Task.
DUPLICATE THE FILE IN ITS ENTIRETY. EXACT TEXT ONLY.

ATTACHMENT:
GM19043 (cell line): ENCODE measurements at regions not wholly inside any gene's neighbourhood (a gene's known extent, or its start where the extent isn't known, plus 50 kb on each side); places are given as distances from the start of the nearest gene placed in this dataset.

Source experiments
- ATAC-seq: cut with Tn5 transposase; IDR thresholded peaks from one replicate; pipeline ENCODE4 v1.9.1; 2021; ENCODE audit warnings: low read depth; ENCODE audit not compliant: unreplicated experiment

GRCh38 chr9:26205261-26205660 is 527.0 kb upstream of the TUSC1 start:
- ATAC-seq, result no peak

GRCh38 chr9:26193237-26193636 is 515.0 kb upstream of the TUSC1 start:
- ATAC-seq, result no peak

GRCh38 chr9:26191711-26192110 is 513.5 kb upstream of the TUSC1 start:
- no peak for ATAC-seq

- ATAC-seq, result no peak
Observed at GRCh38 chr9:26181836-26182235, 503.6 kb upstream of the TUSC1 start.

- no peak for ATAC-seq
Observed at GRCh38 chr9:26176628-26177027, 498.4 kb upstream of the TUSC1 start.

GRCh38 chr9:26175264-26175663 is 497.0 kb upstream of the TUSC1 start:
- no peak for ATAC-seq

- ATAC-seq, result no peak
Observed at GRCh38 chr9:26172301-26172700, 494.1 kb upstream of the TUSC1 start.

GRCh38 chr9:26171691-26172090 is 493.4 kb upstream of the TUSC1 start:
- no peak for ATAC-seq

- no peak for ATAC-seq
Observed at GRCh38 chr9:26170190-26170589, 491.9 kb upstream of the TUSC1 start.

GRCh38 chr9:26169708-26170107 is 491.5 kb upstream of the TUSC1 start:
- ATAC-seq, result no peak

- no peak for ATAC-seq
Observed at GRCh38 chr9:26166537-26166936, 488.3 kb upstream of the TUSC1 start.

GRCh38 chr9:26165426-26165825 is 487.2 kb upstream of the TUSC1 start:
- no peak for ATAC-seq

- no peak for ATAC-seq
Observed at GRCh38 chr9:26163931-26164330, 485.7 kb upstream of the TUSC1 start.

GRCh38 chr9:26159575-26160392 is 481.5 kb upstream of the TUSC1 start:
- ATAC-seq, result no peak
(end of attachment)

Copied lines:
GM19043 (cell line): ENCODE measurements at regions not wholly inside any gene's neighbourhood (a gene's known extent, or its start where the extent isn't known, plus 50 kb on each side); places are given as distances from the start of the nearest gene placed in this dataset.

Source experiments
- ATAC-seq: cut with Tn5 transposase; IDR thresholded peaks from one replicate; pipeline ENCODE4 v1.9.1; 2021; ENCODE audit warnings: low read depth; ENCODE audit not compliant: unreplicated experiment

GRCh38 chr9:26205261-26205660 is 527.0 kb upstream of the TUSC1 start:
- ATAC-seq, result no peak

GRCh38 chr9:26193237-26193636 is 515.0 kb upstream of the TUSC1 start:
- ATAC-seq, result no peak

GRCh38 chr9:26191711-26192110 is 513.5 kb upstream of the TUSC1 start:
- no peak for ATAC-seq

- ATAC-seq, result no peak
Observed at GRCh38 chr9:26181836-26182235, 503.6 kb upstream of the TUSC1 start.

- no peak for ATAC-seq
Observed at GRCh38 chr9:26176628-26177027, 498.4 kb upstream of the TUSC1 start.

GRCh38 chr9:26175264-26175663 is 497.0 kb upstream of the TUSC1 start:
- no peak for ATAC-seq

- ATAC-seq, result no peak
Observed at GRCh38 chr9:26172301-26172700, 494.1 kb upstream of the TUSC1 start.

GRCh38 chr9:26171691-26172090 is 493.4 kb upstream of the TUSC1 start:
- no peak for ATAC-seq

- no peak for ATAC-seq
Observed at GRCh38 chr9:26170190-26170589, 491.9 kb upstream of the TUSC1 start.

GRCh38 chr9:26169708-26170107 is 491.5 kb upstream of the TUSC1 start:
- ATAC-seq, result no peak

- no peak for ATAC-seq
Observed at GRCh38 chr9:26166537-26166936, 488.3 kb upstream of the TUSC1 start.

GRCh38 chr9:26165426-26165825 is 487.2 kb upstream of the TUSC1 start:
- no peak for ATAC-seq

- no peak for ATAC-seq
Observed at GRCh38 chr9:26163931-26164330, 485.7 kb upstream of the TUSC1 start.

GRCh38 chr9:26159575-26160392 is 481.5 kb upstream of the TUSC1 start:
- ATAC-seq, result no peak